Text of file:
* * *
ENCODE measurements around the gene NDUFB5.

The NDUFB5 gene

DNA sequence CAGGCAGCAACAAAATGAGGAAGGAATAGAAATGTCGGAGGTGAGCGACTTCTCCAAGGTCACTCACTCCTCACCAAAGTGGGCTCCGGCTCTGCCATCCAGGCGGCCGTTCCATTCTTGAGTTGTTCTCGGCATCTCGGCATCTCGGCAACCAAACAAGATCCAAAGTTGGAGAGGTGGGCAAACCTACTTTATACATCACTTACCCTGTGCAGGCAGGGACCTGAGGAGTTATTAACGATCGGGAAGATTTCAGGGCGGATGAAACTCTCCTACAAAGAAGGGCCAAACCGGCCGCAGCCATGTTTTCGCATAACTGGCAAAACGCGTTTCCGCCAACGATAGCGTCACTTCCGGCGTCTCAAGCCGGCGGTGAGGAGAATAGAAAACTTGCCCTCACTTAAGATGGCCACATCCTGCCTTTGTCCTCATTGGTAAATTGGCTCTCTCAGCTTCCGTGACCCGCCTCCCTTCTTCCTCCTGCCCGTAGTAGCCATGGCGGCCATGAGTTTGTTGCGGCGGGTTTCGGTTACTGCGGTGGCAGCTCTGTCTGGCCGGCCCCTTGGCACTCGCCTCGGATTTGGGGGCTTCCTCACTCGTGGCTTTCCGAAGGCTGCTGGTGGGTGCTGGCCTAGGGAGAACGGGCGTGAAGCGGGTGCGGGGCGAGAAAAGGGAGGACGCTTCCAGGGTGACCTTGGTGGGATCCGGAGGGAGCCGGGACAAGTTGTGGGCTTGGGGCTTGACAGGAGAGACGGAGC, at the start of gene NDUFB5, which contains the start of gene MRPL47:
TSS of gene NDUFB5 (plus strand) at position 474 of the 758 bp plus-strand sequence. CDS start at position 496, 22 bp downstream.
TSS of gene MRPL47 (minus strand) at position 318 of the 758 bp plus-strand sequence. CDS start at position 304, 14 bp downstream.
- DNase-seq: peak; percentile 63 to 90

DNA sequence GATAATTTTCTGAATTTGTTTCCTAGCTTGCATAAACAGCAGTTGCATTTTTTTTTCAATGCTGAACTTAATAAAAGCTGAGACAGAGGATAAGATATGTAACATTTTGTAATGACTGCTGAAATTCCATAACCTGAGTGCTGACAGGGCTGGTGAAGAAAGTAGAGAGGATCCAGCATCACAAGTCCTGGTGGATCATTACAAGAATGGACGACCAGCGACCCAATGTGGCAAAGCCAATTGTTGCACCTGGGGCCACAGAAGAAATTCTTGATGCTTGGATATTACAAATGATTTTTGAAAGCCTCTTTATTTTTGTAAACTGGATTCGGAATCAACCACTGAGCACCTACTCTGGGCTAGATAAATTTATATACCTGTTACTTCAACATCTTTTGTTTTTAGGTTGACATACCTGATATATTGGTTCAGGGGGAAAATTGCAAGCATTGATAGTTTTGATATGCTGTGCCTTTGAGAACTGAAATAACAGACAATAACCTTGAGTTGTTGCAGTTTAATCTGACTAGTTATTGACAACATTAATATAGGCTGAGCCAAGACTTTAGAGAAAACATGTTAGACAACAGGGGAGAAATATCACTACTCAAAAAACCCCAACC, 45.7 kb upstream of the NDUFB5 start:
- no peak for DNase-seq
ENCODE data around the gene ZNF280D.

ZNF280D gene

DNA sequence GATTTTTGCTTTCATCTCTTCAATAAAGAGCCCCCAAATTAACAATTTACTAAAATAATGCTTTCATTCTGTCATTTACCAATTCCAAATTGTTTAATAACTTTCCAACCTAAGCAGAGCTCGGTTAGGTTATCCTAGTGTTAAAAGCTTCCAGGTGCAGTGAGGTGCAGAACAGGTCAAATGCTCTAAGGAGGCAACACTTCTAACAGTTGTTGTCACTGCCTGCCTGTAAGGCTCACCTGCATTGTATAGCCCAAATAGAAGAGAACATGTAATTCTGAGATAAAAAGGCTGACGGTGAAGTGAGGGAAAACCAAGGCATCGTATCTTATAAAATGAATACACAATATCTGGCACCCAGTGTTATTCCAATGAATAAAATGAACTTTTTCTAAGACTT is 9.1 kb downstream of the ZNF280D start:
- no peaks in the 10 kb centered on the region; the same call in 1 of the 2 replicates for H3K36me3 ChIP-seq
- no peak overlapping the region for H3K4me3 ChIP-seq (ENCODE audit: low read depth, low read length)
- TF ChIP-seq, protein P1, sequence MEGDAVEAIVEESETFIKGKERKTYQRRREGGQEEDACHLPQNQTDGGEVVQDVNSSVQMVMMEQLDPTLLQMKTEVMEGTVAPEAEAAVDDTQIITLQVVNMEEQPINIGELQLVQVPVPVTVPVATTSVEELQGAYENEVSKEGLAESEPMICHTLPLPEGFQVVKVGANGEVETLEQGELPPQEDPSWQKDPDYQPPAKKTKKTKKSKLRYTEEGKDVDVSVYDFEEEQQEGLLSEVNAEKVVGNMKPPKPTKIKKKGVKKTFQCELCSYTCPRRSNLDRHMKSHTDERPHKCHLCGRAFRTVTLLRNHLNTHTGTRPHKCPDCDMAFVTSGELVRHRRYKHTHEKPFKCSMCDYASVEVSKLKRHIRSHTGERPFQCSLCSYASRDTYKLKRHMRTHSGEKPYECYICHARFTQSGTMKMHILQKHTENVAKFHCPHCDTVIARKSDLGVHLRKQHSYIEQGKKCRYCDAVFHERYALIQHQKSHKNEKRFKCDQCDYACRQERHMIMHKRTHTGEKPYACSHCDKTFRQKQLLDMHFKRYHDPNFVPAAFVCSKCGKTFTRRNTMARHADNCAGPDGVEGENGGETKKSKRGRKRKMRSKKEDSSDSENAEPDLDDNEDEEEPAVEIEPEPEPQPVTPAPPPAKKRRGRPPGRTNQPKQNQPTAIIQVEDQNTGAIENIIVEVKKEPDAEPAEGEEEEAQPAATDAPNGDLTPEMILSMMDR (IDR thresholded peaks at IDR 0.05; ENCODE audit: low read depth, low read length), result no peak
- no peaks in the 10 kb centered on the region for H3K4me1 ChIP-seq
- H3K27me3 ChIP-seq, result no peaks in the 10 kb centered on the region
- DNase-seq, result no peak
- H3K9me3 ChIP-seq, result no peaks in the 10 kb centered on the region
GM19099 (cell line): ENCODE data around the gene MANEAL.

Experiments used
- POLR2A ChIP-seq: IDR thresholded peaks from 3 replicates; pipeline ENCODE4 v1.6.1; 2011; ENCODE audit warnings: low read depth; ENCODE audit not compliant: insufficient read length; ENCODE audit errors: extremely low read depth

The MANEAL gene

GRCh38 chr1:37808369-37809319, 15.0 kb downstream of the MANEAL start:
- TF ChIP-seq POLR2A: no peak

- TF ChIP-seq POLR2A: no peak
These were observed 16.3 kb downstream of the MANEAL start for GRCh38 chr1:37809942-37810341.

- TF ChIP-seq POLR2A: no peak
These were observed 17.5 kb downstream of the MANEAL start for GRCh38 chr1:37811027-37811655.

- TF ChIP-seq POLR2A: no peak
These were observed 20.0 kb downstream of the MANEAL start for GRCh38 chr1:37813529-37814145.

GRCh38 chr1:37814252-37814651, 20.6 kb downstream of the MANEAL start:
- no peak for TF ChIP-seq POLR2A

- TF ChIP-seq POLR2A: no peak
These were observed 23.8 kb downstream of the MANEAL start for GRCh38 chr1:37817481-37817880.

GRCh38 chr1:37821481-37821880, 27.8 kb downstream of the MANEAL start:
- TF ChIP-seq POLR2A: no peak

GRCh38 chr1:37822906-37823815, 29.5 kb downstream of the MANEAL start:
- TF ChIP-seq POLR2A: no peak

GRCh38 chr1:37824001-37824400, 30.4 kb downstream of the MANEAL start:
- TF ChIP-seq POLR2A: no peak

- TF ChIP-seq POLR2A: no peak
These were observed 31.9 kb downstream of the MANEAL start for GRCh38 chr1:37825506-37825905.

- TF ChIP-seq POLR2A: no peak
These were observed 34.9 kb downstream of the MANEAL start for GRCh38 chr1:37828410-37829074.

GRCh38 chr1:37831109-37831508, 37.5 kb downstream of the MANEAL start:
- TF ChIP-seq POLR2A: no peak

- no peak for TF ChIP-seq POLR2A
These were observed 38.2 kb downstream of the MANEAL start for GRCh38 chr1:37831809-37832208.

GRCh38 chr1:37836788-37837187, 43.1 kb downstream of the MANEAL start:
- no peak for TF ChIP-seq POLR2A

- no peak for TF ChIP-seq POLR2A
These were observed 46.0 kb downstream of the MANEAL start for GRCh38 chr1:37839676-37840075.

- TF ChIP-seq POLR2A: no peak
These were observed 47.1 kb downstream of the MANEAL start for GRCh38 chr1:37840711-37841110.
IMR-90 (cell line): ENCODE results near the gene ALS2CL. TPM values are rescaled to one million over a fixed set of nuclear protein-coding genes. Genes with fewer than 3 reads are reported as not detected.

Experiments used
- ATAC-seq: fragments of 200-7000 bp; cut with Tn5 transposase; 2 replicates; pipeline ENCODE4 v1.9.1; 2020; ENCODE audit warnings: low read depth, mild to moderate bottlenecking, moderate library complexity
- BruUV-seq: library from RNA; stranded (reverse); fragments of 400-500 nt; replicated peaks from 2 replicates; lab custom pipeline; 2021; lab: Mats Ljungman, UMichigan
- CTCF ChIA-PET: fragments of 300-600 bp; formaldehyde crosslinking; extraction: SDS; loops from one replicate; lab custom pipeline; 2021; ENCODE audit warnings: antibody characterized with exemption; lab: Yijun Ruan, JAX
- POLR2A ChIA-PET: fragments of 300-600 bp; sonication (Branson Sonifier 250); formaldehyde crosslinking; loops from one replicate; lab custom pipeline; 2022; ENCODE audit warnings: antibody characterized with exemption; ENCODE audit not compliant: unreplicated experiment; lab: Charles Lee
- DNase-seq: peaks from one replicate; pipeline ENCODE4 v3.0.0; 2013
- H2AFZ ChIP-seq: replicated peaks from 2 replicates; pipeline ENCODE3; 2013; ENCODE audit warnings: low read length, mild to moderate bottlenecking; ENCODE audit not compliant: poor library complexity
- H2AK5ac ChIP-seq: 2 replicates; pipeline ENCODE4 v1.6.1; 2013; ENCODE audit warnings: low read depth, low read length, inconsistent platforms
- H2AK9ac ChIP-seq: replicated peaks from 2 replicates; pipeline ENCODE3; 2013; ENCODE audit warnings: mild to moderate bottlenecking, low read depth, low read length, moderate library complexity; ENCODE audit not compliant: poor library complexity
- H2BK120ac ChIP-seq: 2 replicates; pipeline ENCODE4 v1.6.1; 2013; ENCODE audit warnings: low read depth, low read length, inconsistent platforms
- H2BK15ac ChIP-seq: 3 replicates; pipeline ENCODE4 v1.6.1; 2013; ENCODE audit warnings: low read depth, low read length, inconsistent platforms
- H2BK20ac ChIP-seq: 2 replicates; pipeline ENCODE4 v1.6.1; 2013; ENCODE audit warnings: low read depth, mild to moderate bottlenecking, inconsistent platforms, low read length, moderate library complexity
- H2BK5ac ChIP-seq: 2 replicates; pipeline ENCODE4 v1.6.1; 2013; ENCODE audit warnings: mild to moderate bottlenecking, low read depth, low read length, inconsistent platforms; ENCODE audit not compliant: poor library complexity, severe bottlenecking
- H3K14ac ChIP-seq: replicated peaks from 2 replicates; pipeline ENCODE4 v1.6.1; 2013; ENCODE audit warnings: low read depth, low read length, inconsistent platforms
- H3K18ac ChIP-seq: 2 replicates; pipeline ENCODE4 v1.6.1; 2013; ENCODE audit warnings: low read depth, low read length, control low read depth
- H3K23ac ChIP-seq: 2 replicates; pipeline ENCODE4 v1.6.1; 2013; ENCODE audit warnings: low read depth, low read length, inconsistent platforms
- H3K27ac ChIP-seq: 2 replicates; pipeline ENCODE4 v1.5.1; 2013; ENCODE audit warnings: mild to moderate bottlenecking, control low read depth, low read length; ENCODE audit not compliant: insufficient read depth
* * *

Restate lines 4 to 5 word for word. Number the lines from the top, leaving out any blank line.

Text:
TSS of gene NDUFB5 (plus strand) at position 474 of the 758 bp plus-strand sequence. CDS start at position 496, 22 bp downstream.
TSS of gene MRPL47 (minus strand) at position 318 of the 758 bp plus-strand sequence. CDS start at position 304, 14 bp downstream.